Practice Makes Perfect

My father gave me a Miranda camera when I was about twelve years old and I loved the whole idea of photography from then onwards. I began to think seriously about becoming a professional photographer when I was doing my A Level exams. I was thinking about doing a degree in English at University, but the thought of having to write all those essays at University pushed me in the direction of photography.

I went to the Polytechnic of Central London (now the University of Westminster) and did a degree in Photo Arts and eventually assisted a ‘World of Interiors’ photographer called Peter Woloszynski.

In the beginning, I had to support myself and a young family by doing building work for a while, because it was hard to earn enough money as a photographer.

I then met a Homes Editor at Ideal Home called Judi Goodwin, and she bought three features that I had created speculatively and she paid me more than a month’s building work in one go. Those were the days!

There is nothing better than getting up at 4 am and driving in the dark to a beautiful garden and whizzing around shooting the flowers as the sun begins to catch the petals. Then getting home, knowing you have done a good job, just as most people are starting to begin their day.

Of course, I also love hotel photography because it combines gardens, interiors and food which are all my favourite subjects. Mishaps do happen in my job but one of the things you quickly learn is that photographers have to be very organised and careful at all times. It is an art form, but it is also crucial to be scientific in your planning.

On the whole I do love travel photography but after about four days I do start getting bored of hotel life. That said, I did two shoots for Conde Nast Traveller last year and I would love to do more with them.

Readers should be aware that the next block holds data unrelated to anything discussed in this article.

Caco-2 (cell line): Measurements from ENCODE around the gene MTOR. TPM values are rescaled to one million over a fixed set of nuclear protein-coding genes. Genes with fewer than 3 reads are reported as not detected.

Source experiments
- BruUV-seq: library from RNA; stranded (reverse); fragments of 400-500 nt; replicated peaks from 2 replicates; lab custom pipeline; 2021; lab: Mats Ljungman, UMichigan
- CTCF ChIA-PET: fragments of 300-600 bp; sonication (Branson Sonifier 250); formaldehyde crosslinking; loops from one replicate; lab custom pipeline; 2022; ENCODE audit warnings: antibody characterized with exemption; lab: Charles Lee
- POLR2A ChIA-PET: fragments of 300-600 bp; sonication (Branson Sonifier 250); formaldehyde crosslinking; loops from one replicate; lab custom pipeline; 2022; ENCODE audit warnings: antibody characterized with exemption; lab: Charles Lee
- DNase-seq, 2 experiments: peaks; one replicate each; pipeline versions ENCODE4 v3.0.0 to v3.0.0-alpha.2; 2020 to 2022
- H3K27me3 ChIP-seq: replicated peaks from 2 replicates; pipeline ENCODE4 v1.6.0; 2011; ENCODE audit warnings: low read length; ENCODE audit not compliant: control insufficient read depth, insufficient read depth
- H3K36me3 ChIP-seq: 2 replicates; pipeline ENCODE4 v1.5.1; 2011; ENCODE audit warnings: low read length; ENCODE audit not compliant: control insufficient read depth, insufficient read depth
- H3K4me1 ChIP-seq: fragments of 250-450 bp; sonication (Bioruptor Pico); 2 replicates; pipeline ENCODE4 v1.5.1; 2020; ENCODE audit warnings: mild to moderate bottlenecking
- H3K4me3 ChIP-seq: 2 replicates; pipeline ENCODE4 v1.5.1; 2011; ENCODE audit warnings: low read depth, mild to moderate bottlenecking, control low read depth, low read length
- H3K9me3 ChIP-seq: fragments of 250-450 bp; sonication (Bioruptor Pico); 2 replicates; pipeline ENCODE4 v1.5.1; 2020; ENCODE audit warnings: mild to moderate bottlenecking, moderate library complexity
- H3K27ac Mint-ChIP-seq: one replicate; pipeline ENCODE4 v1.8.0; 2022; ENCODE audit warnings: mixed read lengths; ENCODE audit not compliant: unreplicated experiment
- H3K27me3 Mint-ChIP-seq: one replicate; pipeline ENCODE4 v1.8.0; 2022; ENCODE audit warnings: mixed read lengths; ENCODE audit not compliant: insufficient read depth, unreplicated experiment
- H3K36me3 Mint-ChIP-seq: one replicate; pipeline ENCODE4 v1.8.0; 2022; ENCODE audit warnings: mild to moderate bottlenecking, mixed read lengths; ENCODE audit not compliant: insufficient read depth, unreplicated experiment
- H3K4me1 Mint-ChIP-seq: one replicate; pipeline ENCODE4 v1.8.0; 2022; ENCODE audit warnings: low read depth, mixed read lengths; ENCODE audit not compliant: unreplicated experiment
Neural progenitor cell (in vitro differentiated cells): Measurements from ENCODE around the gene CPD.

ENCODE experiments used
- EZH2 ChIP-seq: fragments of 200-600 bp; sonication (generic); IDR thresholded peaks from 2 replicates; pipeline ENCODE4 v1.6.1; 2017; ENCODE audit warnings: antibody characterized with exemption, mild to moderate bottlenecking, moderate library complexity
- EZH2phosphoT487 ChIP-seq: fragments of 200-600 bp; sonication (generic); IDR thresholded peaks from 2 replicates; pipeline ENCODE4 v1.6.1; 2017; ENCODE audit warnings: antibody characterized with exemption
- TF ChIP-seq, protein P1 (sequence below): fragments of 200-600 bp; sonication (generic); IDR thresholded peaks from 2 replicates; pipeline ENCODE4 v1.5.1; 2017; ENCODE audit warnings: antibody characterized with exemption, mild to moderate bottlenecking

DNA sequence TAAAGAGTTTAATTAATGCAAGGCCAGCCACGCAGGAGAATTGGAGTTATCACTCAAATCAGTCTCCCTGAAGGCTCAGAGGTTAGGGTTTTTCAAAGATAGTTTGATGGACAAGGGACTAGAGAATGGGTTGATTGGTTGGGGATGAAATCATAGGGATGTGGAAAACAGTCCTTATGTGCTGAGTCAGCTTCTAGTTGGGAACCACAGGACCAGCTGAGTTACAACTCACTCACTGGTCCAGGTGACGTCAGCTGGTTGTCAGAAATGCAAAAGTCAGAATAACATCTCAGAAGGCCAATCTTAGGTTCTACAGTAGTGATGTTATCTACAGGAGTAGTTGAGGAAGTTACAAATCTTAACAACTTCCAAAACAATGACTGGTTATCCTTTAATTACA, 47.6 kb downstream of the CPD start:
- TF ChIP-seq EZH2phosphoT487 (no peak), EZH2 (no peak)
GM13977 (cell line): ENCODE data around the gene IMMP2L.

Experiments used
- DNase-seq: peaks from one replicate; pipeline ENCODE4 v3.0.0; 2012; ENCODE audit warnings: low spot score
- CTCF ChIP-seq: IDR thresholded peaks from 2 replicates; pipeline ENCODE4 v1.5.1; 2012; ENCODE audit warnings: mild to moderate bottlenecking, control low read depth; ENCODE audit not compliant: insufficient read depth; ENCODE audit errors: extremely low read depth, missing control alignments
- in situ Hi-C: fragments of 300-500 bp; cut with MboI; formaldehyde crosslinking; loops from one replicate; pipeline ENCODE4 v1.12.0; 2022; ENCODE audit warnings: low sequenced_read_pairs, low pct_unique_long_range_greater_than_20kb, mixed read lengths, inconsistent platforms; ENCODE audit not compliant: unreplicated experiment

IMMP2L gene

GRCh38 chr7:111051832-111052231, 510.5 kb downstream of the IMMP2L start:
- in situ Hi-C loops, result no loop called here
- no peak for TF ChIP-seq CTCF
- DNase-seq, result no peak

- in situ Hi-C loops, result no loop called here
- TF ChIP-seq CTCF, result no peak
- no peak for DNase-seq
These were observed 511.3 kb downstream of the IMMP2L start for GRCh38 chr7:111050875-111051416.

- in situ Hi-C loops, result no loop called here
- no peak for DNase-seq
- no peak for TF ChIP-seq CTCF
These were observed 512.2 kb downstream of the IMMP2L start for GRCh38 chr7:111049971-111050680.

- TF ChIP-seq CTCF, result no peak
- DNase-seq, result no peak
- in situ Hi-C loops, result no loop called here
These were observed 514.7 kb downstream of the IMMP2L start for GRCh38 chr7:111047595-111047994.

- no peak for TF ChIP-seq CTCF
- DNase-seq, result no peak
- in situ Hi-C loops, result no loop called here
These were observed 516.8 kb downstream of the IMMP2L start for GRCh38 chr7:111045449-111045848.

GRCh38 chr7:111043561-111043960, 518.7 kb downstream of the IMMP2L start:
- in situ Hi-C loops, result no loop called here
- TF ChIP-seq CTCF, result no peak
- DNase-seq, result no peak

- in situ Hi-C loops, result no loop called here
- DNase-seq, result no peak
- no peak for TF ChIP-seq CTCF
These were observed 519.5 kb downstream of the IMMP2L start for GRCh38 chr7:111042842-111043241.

There are a number of photographers whose work I really admire. Gardens wise, my friends Jonathan Buckley and Clive Nichols, and probably most of all, Andrew Lawson, who was very encouraging at the beginning of my career. Interiors wise I very much admire the work of James Merrell and all of the brilliant French ‘World of Interiors’ photographers.

I have an allotment garden in Bristol and love being there. I do enjoy cooking and in particular I enjoy my homemade pickles. There are some great food markets in Bristol, such as St Nicholas Market and The Tobacco Factory , and some good food shops too. My favourite restaurant is ‘Rosemarino’ in Clifton, handily near my house and with a dangerously good house white wine.

The internet has changed the whole photographic field and stock images created by amateurs are available for nothing nowadays, so professionals have really had to raise the game. I think video will play a big part in the future of photography, and as a stock photographer, I think it will be increasingly important to make images that have ‘added value’ with perhaps higher production values. These are the areas that amateurs cannot compete with. So, for instance, it will be worth my while setting up shoots with chefs, gardeners and experts doing day-long shoots on certain subjects, perhaps getting to grips with ‘step-by-step’  methodology or rather more complicated ideas and skills. These are the sorts of subjects that amateurs would find difficult to tackle. As professionals, we have to ‘raise the value’ of our work in order to succeed in the future.

If I had to give advice to anyone thinking about entering this profession I would remind them of what someone once said about having  to take 10, 000 images and then throwing them all away. Then you will begin to take good ones! I would advise to take a lot of different pictures. Practice makes perfect in the end.

Further information

Mark Bolton’s Website:

Follow Mark on Twitter: @markboltonphoto

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